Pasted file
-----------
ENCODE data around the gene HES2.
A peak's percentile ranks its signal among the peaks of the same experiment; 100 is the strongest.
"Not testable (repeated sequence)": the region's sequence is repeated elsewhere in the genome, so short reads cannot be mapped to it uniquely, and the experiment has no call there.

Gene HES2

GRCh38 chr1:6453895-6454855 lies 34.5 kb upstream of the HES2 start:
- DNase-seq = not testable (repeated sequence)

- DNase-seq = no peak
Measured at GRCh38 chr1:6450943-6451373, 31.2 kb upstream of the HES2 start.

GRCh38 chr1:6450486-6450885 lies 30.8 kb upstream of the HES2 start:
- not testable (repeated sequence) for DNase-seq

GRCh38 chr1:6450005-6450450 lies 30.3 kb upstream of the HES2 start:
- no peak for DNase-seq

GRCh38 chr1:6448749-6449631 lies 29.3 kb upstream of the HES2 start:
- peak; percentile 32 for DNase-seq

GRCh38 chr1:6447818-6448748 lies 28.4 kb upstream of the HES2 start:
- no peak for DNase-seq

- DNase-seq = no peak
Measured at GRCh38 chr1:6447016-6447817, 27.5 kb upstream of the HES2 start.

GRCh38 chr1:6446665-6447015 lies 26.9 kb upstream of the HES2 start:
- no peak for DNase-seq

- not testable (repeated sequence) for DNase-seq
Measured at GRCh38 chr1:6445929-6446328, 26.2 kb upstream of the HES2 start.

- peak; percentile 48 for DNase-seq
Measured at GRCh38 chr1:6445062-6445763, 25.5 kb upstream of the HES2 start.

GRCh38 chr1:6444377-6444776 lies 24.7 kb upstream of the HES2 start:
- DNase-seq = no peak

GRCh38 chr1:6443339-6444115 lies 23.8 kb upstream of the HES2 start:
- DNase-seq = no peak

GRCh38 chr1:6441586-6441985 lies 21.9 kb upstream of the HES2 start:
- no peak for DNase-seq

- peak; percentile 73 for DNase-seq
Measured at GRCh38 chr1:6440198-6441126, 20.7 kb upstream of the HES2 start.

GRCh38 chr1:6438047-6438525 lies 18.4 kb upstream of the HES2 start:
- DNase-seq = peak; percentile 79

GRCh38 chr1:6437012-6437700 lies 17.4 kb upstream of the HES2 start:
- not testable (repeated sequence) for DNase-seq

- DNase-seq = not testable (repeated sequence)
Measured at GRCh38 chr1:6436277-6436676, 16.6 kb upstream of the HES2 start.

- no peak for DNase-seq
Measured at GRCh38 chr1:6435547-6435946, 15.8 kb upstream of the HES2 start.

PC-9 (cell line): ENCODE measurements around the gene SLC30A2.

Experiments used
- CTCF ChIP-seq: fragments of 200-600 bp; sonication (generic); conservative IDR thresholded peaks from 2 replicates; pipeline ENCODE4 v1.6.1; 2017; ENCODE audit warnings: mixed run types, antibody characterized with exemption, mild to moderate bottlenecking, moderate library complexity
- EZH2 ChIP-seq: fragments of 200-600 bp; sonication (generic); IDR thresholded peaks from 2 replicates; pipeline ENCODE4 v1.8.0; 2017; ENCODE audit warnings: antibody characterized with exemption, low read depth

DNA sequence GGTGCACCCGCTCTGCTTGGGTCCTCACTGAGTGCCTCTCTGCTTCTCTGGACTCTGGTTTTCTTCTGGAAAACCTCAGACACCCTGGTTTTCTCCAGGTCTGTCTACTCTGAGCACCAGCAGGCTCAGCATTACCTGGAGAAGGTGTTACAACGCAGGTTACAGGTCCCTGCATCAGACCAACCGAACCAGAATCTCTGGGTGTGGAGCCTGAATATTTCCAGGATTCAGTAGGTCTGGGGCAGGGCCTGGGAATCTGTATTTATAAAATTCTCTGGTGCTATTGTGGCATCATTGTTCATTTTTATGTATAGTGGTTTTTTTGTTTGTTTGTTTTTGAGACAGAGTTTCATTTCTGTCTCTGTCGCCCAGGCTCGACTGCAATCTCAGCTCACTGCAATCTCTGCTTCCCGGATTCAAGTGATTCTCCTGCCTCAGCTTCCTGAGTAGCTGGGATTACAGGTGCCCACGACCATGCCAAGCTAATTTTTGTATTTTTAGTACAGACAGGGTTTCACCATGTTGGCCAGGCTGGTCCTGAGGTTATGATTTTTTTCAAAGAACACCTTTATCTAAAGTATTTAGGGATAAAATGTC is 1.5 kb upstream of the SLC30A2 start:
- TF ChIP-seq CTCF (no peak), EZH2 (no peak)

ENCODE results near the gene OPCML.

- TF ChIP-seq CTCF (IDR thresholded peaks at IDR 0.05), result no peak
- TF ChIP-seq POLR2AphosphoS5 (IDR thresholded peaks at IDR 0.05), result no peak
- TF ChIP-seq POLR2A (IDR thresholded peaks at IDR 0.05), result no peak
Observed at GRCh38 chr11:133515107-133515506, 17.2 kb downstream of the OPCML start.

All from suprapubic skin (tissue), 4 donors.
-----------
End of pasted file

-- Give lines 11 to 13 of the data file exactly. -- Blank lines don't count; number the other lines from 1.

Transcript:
GRCh38 chr1:6450005-6450450 lies 30.3 kb upstream of the HES2 start:
- no peak for DNase-seq

GRCh38 chr1:6448749-6449631 lies 29.3 kb upstream of the HES2 start: